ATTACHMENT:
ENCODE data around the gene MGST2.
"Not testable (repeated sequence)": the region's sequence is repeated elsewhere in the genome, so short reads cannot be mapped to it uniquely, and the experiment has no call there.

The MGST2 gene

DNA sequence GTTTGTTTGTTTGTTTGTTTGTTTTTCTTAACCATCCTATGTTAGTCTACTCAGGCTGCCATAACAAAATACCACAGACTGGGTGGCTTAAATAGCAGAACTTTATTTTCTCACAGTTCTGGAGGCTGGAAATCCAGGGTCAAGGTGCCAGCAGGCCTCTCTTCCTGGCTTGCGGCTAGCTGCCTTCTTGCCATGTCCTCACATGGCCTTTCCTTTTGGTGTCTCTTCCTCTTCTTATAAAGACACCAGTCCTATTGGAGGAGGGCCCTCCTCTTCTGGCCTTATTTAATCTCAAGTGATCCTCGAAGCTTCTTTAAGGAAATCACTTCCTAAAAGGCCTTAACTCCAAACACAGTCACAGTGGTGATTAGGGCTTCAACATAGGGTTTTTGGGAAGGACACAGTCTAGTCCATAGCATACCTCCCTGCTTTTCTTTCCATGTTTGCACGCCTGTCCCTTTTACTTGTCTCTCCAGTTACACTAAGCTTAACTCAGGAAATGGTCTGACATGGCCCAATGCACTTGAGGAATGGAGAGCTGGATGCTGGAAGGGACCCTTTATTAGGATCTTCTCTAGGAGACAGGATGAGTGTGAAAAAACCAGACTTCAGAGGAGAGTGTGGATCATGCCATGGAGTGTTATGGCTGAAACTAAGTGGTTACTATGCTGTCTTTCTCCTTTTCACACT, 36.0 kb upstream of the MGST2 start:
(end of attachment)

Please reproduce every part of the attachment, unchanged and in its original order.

ENCODE data around the gene MGST2.
"Not testable (repeated sequence)": the region's sequence is repeated elsewhere in the genome, so short reads cannot be mapped to it uniquely, and the experiment has no call there.

The MGST2 gene

DNA sequence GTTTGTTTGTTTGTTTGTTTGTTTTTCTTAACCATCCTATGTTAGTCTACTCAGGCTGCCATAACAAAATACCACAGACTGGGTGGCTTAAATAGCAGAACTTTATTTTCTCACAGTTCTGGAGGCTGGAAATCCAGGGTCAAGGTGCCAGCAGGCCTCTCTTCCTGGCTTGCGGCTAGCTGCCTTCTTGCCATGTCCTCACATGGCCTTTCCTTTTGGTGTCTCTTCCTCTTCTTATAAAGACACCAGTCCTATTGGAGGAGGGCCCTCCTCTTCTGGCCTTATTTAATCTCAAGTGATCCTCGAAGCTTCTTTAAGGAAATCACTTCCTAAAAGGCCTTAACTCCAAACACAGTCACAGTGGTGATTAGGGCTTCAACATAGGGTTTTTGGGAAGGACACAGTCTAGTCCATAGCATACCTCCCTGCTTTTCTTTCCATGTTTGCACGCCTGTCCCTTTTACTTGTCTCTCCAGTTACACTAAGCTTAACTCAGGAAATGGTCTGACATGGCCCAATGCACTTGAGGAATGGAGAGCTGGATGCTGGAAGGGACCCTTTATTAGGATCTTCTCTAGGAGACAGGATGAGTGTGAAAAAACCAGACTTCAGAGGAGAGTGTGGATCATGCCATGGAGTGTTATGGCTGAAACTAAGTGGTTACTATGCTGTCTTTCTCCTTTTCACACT, 36.0 kb upstream of the MGST2 start: